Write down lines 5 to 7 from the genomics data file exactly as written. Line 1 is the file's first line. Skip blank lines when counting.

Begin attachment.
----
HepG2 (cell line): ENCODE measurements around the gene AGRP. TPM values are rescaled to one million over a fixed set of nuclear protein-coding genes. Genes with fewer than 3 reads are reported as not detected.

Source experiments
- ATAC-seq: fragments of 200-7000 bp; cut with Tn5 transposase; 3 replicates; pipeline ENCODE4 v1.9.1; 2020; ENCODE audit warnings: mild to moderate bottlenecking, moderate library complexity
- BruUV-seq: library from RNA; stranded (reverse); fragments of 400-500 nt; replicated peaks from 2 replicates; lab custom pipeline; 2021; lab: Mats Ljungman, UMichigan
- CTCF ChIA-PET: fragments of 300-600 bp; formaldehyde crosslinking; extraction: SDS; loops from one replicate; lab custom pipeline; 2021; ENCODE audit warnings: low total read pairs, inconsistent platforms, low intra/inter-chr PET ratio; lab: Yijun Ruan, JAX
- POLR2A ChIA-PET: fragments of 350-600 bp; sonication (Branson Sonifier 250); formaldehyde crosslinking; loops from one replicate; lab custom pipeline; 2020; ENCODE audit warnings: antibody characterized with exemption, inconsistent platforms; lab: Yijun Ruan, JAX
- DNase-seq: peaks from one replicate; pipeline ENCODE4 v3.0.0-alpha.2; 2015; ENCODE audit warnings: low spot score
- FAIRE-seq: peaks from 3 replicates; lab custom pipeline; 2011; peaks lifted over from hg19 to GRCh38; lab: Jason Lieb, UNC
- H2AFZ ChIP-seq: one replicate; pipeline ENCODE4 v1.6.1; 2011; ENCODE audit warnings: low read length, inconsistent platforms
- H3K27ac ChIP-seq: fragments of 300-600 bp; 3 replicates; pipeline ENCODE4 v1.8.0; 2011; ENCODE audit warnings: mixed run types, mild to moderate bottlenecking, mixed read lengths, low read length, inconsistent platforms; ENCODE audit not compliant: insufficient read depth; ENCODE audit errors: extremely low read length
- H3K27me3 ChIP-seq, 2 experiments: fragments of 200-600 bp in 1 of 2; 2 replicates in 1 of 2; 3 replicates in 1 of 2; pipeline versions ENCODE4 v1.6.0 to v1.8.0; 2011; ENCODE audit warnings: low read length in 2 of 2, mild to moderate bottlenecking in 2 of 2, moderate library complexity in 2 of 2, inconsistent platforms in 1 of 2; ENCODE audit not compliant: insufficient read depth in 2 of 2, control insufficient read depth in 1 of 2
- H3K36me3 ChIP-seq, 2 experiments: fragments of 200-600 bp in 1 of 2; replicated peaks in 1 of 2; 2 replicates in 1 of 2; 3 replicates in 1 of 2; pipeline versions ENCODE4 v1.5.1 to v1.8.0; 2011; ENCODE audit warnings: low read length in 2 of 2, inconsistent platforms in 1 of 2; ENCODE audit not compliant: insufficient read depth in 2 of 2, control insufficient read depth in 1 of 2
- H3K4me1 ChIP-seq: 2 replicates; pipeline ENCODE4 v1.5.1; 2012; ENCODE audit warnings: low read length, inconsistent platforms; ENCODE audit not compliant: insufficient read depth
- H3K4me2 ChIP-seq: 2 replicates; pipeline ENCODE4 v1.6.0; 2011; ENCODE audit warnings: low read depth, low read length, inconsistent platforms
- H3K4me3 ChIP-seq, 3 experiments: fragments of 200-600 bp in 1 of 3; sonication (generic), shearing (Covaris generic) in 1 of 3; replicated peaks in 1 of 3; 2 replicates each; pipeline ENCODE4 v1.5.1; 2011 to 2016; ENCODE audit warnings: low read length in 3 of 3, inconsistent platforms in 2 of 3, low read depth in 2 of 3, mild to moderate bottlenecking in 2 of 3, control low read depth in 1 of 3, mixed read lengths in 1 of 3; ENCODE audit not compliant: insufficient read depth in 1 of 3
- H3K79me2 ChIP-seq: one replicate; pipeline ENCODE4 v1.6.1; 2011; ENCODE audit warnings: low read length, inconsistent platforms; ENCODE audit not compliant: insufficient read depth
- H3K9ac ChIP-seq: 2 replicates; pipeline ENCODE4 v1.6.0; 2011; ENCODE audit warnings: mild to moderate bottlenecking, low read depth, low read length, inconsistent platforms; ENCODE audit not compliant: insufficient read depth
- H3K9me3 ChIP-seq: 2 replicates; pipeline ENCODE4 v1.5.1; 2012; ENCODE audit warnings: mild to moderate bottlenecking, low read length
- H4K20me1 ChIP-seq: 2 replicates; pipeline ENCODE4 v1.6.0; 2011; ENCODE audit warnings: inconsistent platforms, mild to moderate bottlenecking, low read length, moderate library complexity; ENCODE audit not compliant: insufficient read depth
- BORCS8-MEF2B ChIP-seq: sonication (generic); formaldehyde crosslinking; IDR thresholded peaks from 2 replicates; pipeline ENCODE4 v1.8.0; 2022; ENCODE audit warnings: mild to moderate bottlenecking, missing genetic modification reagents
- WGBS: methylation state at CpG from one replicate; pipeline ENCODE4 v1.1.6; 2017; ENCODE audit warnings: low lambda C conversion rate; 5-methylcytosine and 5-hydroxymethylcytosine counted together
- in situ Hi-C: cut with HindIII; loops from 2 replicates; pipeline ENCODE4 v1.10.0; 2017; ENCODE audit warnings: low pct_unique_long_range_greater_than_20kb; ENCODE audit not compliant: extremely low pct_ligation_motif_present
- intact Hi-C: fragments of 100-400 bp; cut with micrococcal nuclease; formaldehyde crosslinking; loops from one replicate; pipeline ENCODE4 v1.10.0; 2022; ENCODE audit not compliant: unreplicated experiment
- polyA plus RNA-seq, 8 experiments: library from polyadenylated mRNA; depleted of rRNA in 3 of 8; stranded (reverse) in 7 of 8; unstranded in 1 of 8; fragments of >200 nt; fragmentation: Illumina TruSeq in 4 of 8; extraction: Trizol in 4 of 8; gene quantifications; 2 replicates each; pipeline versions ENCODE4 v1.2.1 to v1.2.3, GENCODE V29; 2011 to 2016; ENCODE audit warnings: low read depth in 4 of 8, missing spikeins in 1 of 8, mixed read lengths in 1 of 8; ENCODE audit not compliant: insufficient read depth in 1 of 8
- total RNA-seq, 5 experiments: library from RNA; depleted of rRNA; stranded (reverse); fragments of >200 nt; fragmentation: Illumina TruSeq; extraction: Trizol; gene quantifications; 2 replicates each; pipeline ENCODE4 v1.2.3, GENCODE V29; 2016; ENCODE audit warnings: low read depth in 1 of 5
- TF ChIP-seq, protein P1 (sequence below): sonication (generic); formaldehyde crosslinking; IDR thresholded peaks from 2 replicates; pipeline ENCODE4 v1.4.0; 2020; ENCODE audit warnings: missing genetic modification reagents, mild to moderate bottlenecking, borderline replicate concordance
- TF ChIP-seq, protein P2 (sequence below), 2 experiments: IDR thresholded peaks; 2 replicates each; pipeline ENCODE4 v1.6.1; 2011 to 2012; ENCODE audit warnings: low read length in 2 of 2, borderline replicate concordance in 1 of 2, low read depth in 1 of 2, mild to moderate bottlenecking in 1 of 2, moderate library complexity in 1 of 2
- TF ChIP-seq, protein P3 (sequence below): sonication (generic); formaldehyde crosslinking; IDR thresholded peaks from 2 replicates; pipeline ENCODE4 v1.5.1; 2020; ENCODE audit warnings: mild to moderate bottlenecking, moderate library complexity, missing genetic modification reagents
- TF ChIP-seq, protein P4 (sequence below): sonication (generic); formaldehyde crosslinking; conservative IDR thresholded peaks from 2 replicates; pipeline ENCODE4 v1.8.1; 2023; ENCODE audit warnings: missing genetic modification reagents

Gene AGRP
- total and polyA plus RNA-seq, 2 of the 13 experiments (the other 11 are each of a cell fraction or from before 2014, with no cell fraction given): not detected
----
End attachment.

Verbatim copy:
- CTCF ChIA-PET: fragments of 300-600 bp; formaldehyde crosslinking; extraction: SDS; loops from one replicate; lab custom pipeline; 2021; ENCODE audit warnings: low total read pairs, inconsistent platforms, low intra/inter-chr PET ratio; lab: Yijun Ruan, JAX
- POLR2A ChIA-PET: fragments of 350-600 bp; sonication (Branson Sonifier 250); formaldehyde crosslinking; loops from one replicate; lab custom pipeline; 2020; ENCODE audit warnings: antibody characterized with exemption, inconsistent platforms; lab: Yijun Ruan, JAX
- DNase-seq: peaks from one replicate; pipeline ENCODE4 v3.0.0-alpha.2; 2015; ENCODE audit warnings: low spot score